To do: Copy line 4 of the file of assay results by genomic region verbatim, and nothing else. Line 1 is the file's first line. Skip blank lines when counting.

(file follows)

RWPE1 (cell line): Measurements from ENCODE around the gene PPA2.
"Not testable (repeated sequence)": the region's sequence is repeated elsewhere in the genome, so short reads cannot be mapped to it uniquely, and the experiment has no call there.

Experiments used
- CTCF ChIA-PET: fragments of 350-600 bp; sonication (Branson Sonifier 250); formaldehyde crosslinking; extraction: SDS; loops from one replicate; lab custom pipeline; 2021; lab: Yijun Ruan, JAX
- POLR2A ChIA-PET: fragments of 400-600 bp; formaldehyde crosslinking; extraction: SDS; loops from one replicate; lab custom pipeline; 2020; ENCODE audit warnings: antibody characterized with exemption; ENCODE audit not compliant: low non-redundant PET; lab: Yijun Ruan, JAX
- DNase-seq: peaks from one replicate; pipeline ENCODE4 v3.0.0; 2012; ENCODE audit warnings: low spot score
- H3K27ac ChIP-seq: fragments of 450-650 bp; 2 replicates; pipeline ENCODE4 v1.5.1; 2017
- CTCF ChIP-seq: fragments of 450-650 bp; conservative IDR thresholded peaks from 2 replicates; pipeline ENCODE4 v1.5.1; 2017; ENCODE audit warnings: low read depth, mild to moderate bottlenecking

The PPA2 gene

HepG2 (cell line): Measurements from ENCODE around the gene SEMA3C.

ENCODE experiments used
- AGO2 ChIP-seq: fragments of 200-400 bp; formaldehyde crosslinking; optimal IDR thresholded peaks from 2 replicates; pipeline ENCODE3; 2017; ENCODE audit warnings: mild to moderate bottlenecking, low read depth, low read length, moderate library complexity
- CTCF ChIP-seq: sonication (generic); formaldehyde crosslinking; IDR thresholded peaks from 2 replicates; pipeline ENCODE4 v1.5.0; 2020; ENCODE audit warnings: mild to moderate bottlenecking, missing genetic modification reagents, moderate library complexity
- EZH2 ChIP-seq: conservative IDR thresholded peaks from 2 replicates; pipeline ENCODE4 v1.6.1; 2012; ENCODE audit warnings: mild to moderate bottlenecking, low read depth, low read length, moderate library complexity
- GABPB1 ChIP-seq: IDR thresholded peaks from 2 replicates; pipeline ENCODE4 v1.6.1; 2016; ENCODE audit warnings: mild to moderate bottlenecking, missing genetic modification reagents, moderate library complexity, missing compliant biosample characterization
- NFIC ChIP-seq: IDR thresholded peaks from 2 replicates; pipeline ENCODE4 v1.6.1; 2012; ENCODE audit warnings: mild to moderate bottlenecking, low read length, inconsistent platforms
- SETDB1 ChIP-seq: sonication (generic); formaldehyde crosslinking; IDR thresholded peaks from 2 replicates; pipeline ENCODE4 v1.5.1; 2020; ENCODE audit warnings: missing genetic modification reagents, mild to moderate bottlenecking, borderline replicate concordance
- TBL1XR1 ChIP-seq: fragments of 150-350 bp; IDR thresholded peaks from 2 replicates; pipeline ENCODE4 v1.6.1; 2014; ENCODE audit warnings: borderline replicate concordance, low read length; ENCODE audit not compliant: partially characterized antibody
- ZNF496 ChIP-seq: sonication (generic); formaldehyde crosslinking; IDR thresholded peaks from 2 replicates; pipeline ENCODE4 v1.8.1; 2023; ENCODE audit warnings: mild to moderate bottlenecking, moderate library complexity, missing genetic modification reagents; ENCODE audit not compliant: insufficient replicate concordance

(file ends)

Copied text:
- CTCF ChIA-PET: fragments of 350-600 bp; sonication (Branson Sonifier 250); formaldehyde crosslinking; extraction: SDS; loops from one replicate; lab custom pipeline; 2021; lab: Yijun Ruan, JAX